My Mind May Wander But My Values Remain

I’m  in the middle of planning my Fourth And Final First Birthday Party for Little S on Sunday. Page Six predicts it to be a spectacular gathering of our city’s most beautiful and dazzling… no wait, that was Pamela Anderson’s party, her birthday is the same weekend. As far as I know our city has no equivalent to Page Six and if it does I prefer to remain unaware. Little S will celebrate his Seuss themed party at our bar, hopefully on the patio, but who knows in the ridiculous humidity.

In the midst of this I am also feeling some pressure about how I raise my teenage daughters. It may be unintentional, but it is still stressful. No matter how confident you feel as a parent any indication that you may be doing something wrong can make you question yourself. Being bluntly told that you are a bad parent feels like a punch in the stomach. I had never experienced it until a few years ago but I will never forget that feeling and now even less harsh criticisms sting like salt on a wound.

As I paint, cook and craft in preparation for the party I have too much time to think. I’m not used to this anymore and my mind wanders easily. I have never been a typical parent and that only becomes more obvious as my kids get older and more numerous. My goal has never been to raise the best behaved children, but rather, I choose to raise decent and loving people. Their good behavior seems to be a side effect of that goal. My kids are normal kids. They throw fits, roll their eyes and talk back. Sometimes they fall down begging for shoes that they never wear after the first day or haircuts that they hate within a week. I’ve walked out of stores in the middle of tantrums and thrown my hands up in exasperation. I’m not trying to claim a Mother of The Year Award of portray my children as angels, but honestly, they really are good kids. They do normal kid things, appropriate for their age, but they also do  exceptional and amazing things that make my heart swell and fill me with pride.

Every parent has different goals for their children. That is why we parent so differently and judge each other so harshly.  My goal is to raise people that do what is right, not out of fear of punishment or repercussion, but because they know it is right. I want them to be open minded and tolerant but not so tolerant they accept situations they know are wrong.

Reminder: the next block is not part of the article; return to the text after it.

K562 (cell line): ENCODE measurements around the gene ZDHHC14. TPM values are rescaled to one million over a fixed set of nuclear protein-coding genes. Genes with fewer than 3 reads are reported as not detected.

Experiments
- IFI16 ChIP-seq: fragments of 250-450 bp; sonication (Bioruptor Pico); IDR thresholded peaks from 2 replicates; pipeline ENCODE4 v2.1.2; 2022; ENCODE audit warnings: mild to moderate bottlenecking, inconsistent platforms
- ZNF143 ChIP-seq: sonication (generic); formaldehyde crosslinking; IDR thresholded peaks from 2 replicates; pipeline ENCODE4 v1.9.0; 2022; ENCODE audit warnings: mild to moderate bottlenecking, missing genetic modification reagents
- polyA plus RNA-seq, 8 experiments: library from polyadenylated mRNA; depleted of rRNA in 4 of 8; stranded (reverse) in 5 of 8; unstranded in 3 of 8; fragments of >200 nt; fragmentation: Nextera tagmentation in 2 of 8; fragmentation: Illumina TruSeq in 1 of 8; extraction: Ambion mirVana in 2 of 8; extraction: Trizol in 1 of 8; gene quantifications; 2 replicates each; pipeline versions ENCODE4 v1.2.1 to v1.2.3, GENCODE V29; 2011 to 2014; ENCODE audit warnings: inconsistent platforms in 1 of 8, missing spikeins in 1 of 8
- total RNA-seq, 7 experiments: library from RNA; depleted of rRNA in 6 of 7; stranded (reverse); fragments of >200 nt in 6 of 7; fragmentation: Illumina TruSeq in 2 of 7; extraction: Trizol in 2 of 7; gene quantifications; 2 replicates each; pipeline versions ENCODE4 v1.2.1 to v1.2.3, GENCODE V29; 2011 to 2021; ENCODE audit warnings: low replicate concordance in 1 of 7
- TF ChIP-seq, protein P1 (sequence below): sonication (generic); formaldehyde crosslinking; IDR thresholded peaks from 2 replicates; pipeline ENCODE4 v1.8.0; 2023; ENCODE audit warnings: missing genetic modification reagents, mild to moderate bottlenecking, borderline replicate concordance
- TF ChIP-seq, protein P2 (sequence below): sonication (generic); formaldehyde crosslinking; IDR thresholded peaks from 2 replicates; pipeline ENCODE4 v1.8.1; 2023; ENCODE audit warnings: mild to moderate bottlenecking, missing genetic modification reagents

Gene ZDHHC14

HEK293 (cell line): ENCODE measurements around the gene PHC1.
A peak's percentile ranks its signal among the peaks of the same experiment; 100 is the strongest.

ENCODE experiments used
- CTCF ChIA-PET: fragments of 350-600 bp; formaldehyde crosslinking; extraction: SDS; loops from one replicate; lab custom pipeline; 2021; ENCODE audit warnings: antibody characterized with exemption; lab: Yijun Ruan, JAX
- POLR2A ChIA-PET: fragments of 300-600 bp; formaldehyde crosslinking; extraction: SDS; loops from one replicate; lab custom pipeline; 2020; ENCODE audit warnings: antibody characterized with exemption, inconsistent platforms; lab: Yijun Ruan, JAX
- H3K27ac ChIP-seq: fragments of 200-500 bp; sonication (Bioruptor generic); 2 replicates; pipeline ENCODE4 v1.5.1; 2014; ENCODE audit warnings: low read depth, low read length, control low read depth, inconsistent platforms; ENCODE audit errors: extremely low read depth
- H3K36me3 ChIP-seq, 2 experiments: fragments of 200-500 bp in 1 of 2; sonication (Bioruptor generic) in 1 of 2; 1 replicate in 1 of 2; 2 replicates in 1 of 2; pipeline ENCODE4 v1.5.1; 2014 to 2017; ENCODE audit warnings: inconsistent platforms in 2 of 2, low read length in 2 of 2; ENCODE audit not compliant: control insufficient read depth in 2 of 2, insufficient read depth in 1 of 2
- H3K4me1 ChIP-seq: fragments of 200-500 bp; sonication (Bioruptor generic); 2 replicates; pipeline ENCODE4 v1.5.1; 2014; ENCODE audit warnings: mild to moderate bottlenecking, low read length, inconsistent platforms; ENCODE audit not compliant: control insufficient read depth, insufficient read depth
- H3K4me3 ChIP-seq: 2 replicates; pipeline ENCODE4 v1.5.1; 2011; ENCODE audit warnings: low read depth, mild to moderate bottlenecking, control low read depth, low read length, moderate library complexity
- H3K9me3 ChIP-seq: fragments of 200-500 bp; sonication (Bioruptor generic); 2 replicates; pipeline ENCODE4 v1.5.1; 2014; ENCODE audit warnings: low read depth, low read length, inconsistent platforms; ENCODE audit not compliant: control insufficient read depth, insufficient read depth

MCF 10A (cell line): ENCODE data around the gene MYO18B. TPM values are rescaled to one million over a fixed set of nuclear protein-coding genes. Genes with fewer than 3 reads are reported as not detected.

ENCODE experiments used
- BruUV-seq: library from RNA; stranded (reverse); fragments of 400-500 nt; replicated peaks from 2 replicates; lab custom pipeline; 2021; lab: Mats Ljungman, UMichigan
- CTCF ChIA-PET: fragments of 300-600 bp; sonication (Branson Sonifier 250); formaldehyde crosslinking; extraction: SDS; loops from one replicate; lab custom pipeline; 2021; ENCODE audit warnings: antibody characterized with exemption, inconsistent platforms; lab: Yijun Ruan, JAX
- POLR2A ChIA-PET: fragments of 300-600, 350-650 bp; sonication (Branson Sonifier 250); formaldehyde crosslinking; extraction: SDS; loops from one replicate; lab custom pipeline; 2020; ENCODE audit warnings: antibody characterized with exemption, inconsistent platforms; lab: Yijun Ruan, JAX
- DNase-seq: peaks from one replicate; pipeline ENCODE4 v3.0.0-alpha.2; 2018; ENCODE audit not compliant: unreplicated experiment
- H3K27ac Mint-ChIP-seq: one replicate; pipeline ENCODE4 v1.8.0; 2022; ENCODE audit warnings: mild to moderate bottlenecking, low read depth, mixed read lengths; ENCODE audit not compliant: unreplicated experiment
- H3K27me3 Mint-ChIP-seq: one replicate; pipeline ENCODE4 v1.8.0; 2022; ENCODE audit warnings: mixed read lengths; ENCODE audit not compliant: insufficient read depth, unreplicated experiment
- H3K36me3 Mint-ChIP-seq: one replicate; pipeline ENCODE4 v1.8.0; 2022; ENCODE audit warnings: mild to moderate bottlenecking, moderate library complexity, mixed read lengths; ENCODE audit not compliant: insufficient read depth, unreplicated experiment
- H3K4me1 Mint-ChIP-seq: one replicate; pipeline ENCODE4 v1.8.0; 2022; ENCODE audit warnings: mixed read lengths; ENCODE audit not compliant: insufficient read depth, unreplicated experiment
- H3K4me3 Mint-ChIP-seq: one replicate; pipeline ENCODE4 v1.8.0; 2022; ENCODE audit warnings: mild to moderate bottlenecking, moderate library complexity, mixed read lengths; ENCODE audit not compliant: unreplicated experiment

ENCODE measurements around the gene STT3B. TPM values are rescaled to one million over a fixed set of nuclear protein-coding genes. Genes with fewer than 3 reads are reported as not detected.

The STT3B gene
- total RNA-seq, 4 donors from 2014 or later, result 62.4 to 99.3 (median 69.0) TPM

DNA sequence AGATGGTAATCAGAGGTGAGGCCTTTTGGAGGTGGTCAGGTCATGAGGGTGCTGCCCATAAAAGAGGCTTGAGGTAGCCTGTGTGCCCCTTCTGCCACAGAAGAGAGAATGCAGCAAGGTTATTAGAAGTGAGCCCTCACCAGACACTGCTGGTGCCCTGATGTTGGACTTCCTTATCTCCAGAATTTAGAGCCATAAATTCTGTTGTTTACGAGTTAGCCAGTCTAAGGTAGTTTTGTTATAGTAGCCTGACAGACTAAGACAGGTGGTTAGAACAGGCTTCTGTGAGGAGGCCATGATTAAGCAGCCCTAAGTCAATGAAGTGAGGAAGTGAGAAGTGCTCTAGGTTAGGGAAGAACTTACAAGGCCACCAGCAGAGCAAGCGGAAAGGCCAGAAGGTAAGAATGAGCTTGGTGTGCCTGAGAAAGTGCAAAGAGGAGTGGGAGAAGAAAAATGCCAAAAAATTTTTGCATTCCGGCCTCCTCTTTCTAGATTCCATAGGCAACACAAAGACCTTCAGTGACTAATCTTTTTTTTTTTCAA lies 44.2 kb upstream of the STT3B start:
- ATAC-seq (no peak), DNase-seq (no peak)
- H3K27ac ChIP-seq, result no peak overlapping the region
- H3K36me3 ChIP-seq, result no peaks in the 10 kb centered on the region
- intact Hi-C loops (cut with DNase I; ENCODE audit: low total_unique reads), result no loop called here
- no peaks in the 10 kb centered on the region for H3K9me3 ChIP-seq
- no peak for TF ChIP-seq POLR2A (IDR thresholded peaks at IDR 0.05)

Like all parents, I also want to protect them from danger, Again, we all have different ideas about what is dangerous and how to protect them. I don’t want to shelter my children because I feel that can be as dangerous as not protecting them at all. Just as exposure to illnesses builds our immune system and exposure to the cold builds our tolerance, exposure to life builds our strength to endure and thrive. It’s difficult to find the balance between allowing them to experience a full life and protecting them from serious harm.

Not one of us will get it right. Not one of us will be the perfect parent. And even when you come as close to your goals as you possibly can someone else who does not understand your viewpoint will judge the situation from their own.

This isn’t how the thought process plays out in mind, for the record. I bandy about the phrases “judgmental pricks” and “just wait until their kids get older” quite a bit. That is one thing people never seem to understand when they do not have children or their own children are still very young. My teenagers are my babies. I feel just as fiercely protective and loving of my 17 year old as I do my tiny almost one year old baby. My 13 year old daughter is not one speck less important to me than my toddler. When I consider my parenting choices I am fully aware that they are teenagers but you must also realize that  not so long ago they were not the young ladies that roll their eyes and stomp away, they were tiny babies learning to walk and precious toddlers saying silly things that I wrote down so I would never forget.

Our children learn and grow and become new people everyday. Every phase, every moment, has its ups and downs, but inevitably every phase ends. It’s a somber thought, as you consider your baby or toddler, laughing and hugging and loving with abandon the way only the very young can. But this phase, no matter how much you love it, must end in order for your preschool child to amaze you with her many talents that you did not recognize in a younger child or for your pre-teen to impress you with how he handled a bully at school or for your teenager to blow you away with her understanding of humanity. And someday your children will be adults, and maybe have children of their own, but they will never stop being the baby you rocked to sleep, the toddler who’s owies you kissed, the child that said “I love you, too” for the first time.